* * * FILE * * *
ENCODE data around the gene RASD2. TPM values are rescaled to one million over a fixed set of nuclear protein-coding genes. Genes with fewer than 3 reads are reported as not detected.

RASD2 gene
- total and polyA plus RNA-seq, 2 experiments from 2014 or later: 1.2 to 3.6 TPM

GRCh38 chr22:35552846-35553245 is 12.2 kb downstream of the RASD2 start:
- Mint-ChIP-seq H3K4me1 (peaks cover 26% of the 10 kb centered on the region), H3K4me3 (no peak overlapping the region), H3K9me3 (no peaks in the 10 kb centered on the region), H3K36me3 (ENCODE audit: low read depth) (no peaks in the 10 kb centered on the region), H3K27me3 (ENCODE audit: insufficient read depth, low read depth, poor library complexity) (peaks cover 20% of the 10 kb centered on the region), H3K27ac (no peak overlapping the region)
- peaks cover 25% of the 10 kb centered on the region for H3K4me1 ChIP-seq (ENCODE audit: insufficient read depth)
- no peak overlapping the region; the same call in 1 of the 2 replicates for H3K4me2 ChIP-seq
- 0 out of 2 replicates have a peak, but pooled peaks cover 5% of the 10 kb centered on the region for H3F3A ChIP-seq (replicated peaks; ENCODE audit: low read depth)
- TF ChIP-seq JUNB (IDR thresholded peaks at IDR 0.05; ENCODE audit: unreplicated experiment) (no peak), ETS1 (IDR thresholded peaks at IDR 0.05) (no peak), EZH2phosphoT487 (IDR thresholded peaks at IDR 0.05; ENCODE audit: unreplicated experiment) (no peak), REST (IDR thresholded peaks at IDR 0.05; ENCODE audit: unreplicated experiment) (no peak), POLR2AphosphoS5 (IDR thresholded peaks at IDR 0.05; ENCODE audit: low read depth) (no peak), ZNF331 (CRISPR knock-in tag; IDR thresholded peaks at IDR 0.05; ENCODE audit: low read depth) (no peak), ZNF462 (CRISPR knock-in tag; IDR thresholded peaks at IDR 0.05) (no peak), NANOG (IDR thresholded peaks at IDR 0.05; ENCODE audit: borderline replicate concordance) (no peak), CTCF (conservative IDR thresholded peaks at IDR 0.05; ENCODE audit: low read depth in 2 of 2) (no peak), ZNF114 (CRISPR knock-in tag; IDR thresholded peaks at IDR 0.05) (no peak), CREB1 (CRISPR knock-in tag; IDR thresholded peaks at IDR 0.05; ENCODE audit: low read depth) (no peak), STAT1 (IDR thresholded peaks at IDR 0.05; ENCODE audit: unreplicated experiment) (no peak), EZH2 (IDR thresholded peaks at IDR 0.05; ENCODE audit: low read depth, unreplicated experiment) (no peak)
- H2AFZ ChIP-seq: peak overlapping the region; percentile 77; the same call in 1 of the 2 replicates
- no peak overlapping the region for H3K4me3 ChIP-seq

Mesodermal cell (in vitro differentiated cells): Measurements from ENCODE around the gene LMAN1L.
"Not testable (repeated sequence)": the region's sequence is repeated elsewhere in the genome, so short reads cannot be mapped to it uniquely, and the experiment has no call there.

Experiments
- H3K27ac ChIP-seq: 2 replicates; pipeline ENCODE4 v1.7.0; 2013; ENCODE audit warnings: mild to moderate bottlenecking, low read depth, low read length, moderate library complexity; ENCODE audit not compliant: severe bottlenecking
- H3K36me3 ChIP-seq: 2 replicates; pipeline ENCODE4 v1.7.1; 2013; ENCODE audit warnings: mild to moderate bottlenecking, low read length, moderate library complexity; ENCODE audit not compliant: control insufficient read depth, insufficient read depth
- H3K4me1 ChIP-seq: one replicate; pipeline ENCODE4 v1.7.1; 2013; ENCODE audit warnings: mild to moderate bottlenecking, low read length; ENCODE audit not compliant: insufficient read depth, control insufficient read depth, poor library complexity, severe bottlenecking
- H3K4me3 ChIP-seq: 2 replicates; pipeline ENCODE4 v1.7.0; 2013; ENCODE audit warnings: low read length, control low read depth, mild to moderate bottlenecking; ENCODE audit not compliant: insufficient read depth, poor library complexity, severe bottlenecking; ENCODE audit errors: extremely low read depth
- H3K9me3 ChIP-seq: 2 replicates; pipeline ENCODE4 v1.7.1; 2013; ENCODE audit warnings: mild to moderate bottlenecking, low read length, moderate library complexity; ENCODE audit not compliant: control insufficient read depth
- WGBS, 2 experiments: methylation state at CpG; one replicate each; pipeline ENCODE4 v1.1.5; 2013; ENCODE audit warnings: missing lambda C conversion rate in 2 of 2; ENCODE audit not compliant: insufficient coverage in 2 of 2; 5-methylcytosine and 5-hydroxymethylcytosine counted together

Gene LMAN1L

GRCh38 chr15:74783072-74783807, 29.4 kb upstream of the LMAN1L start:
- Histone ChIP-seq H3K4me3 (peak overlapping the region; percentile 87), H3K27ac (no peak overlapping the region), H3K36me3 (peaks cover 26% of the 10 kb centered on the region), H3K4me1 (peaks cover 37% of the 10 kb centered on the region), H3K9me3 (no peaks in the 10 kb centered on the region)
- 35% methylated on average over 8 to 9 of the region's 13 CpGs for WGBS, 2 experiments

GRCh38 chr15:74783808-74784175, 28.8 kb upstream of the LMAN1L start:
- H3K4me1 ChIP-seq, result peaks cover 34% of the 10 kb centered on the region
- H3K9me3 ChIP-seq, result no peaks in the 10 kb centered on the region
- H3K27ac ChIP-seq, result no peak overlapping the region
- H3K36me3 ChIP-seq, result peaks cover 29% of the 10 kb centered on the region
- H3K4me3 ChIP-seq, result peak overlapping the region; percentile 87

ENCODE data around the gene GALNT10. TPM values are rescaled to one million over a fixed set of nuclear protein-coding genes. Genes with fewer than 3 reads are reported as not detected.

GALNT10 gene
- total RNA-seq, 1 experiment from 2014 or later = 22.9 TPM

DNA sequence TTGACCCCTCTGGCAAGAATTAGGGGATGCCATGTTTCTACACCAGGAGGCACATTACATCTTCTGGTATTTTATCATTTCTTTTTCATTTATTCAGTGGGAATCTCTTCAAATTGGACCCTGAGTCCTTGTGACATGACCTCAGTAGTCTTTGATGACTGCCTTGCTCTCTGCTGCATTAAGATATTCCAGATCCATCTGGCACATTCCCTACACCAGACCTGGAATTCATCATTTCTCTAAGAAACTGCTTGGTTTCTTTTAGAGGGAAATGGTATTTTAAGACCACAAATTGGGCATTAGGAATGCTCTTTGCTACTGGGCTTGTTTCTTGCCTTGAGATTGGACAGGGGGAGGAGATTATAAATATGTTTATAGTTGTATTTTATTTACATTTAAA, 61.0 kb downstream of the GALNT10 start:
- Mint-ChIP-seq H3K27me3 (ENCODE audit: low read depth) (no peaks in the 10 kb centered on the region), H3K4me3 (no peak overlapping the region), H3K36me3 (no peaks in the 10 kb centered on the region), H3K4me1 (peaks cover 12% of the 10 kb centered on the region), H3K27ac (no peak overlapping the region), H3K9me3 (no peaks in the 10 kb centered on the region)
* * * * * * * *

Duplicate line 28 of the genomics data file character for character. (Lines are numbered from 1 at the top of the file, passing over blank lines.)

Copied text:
- H3K27ac ChIP-seq, result no peak overlapping the region